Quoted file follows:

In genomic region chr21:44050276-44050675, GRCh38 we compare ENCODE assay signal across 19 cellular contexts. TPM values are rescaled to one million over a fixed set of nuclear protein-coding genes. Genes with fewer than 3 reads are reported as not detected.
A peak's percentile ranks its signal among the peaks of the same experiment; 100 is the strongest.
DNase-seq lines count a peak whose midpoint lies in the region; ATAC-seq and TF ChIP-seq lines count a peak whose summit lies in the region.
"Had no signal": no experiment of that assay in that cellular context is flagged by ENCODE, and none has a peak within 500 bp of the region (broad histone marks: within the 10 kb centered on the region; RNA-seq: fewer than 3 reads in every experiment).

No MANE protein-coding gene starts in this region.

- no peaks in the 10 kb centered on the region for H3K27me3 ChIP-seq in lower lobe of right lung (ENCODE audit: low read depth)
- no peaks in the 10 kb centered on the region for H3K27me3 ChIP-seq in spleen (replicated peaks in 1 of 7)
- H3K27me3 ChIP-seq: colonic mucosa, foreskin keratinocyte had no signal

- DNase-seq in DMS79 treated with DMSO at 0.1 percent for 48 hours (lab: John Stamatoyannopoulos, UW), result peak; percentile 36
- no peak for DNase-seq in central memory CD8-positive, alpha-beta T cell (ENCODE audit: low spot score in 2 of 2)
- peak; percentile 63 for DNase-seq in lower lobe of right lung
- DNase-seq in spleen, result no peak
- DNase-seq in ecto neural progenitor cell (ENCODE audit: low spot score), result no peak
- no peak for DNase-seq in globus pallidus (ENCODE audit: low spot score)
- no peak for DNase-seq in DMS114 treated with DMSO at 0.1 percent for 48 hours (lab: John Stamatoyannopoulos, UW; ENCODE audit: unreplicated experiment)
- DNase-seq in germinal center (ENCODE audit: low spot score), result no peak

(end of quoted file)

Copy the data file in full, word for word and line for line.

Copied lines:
In genomic region chr21:44050276-44050675, GRCh38 we compare ENCODE assay signal across 19 cellular contexts. TPM values are rescaled to one million over a fixed set of nuclear protein-coding genes. Genes with fewer than 3 reads are reported as not detected.
A peak's percentile ranks its signal among the peaks of the same experiment; 100 is the strongest.
DNase-seq lines count a peak whose midpoint lies in the region; ATAC-seq and TF ChIP-seq lines count a peak whose summit lies in the region.
"Had no signal": no experiment of that assay in that cellular context is flagged by ENCODE, and none has a peak within 500 bp of the region (broad histone marks: within the 10 kb centered on the region; RNA-seq: fewer than 3 reads in every experiment).

No MANE protein-coding gene starts in this region.

- no peaks in the 10 kb centered on the region for H3K27me3 ChIP-seq in lower lobe of right lung (ENCODE audit: low read depth)
- no peaks in the 10 kb centered on the region for H3K27me3 ChIP-seq in spleen (replicated peaks in 1 of 7)
- H3K27me3 ChIP-seq: colonic mucosa, foreskin keratinocyte had no signal

- DNase-seq in DMS79 treated with DMSO at 0.1 percent for 48 hours (lab: John Stamatoyannopoulos, UW), result peak; percentile 36
- no peak for DNase-seq in central memory CD8-positive, alpha-beta T cell (ENCODE audit: low spot score in 2 of 2)
- peak; percentile 63 for DNase-seq in lower lobe of right lung
- DNase-seq in spleen, result no peak
- DNase-seq in ecto neural progenitor cell (ENCODE audit: low spot score), result no peak
- no peak for DNase-seq in globus pallidus (ENCODE audit: low spot score)
- no peak for DNase-seq in DMS114 treated with DMSO at 0.1 percent for 48 hours (lab: John Stamatoyannopoulos, UW; ENCODE audit: unreplicated experiment)
- DNase-seq in germinal center (ENCODE audit: low spot score), result no peak